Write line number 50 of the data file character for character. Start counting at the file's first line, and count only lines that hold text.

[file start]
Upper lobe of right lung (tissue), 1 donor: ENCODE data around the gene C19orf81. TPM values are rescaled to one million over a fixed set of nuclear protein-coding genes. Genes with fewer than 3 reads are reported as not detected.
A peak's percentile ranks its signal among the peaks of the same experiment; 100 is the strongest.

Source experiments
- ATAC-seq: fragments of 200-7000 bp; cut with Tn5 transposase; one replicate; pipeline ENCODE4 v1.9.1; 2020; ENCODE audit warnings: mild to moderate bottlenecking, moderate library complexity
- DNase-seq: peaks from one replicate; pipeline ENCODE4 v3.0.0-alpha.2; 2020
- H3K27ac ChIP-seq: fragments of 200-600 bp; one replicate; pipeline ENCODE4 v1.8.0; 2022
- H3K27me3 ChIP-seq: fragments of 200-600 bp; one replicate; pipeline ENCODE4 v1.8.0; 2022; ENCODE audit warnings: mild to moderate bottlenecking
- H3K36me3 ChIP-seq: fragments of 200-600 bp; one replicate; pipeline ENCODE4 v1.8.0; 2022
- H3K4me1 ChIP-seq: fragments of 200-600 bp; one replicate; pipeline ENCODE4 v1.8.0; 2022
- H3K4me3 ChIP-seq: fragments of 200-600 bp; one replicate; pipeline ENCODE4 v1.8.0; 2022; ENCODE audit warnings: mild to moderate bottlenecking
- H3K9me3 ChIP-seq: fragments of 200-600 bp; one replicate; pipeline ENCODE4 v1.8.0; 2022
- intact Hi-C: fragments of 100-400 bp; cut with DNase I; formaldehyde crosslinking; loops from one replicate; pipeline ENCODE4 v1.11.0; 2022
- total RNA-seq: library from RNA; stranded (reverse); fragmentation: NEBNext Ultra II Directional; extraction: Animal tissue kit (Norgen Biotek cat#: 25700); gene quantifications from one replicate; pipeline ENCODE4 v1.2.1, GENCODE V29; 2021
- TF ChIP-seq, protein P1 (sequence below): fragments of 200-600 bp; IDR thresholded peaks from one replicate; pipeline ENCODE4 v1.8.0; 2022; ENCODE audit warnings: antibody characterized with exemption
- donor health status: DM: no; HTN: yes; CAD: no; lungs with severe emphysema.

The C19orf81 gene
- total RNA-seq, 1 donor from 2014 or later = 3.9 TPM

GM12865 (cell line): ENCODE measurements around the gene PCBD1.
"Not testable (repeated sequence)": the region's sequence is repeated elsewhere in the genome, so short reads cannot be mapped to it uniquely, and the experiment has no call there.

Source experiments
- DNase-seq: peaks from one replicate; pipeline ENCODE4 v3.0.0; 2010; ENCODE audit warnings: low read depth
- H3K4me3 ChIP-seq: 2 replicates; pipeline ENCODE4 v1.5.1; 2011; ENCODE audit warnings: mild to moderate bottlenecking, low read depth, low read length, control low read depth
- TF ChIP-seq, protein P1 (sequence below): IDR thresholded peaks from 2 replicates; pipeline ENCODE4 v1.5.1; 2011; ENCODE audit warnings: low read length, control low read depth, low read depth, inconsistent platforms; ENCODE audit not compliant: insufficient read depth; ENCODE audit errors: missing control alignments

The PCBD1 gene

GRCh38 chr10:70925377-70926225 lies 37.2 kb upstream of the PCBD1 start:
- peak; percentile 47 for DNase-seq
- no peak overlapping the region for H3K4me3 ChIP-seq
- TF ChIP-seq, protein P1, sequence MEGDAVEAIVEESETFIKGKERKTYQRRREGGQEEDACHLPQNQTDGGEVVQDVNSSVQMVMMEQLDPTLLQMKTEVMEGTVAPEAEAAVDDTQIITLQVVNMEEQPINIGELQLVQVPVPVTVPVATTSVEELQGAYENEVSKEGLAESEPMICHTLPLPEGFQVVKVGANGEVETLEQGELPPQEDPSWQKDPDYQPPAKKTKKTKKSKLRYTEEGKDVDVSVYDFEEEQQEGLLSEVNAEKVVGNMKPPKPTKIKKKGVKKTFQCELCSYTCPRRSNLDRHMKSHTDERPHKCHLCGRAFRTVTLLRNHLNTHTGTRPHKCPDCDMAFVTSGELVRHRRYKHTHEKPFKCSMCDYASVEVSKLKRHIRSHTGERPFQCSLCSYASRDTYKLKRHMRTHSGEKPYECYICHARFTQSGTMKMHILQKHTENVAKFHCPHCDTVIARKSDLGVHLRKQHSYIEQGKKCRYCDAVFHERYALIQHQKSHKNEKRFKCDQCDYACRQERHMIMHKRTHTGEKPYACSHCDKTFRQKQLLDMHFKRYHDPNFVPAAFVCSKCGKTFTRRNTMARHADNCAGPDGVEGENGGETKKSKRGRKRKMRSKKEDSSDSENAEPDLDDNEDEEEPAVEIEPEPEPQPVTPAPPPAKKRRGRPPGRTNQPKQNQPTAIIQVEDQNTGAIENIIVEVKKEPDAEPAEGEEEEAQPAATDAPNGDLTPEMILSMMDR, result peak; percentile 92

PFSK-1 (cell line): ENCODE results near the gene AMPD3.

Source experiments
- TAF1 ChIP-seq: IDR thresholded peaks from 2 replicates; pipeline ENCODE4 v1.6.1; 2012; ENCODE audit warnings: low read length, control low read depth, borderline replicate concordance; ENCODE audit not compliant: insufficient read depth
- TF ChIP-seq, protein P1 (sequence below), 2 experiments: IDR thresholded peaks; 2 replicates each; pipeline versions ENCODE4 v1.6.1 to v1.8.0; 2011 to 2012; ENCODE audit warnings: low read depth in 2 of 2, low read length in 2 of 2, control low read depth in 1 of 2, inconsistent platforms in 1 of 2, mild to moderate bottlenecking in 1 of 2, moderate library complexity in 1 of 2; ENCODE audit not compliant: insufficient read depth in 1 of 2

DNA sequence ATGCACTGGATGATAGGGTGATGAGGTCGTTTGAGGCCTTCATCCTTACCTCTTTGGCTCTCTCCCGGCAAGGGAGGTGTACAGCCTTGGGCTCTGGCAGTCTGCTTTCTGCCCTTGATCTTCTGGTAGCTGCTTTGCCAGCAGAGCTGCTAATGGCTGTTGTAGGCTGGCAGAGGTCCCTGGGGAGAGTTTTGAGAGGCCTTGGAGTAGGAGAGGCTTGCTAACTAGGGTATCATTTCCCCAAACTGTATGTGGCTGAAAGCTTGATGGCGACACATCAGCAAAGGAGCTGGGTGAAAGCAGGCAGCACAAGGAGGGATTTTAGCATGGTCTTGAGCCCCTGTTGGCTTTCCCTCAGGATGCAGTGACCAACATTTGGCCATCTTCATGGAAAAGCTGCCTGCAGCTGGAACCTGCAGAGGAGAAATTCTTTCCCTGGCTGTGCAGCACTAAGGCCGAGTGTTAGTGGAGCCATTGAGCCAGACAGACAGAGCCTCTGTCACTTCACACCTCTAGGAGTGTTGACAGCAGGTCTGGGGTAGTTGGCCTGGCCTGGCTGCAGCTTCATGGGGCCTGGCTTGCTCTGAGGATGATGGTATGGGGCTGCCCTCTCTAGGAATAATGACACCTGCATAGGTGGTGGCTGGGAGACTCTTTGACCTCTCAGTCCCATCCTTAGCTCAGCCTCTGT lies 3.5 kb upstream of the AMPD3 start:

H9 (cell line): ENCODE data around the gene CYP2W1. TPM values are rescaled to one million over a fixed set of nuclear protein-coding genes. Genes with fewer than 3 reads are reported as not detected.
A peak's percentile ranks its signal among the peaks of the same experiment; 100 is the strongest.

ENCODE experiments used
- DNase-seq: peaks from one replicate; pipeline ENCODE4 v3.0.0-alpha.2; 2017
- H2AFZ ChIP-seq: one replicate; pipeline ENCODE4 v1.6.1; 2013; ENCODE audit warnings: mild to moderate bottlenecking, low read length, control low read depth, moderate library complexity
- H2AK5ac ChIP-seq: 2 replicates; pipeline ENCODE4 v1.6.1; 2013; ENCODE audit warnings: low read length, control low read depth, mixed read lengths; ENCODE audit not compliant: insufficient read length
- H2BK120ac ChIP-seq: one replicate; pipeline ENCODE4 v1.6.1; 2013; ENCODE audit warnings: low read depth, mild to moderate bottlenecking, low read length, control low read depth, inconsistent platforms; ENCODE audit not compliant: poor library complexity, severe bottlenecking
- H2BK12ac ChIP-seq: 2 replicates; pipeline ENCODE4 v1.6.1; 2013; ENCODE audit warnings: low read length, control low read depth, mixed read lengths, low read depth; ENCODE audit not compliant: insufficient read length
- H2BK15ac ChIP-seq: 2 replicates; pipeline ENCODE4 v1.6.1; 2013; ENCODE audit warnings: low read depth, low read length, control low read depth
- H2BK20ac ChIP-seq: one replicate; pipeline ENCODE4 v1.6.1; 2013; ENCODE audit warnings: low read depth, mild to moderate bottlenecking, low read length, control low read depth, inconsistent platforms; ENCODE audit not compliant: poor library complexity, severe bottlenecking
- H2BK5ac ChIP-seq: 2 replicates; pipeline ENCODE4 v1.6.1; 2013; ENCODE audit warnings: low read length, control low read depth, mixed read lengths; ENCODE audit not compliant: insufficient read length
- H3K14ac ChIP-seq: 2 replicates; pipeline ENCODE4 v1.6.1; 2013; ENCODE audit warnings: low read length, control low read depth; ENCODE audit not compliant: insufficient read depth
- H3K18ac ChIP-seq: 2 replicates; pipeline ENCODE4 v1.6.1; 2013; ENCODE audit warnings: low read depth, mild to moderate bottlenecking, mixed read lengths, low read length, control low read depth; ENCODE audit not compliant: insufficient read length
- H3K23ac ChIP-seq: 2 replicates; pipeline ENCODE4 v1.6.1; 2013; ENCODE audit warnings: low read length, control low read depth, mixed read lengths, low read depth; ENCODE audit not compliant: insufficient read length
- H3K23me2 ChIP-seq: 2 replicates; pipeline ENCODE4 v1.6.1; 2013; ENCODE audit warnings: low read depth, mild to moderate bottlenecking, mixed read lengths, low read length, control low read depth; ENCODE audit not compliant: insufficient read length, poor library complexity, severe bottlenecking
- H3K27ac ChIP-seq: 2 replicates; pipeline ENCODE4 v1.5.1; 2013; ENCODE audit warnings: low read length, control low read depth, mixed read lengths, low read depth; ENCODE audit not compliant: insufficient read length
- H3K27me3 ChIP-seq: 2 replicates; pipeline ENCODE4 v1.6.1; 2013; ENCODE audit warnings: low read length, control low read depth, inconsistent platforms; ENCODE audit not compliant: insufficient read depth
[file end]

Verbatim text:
- H3K27me3 ChIP-seq: 2 replicates; pipeline ENCODE4 v1.6.1; 2013; ENCODE audit warnings: low read length, control low read depth, inconsistent platforms; ENCODE audit not compliant: insufficient read depth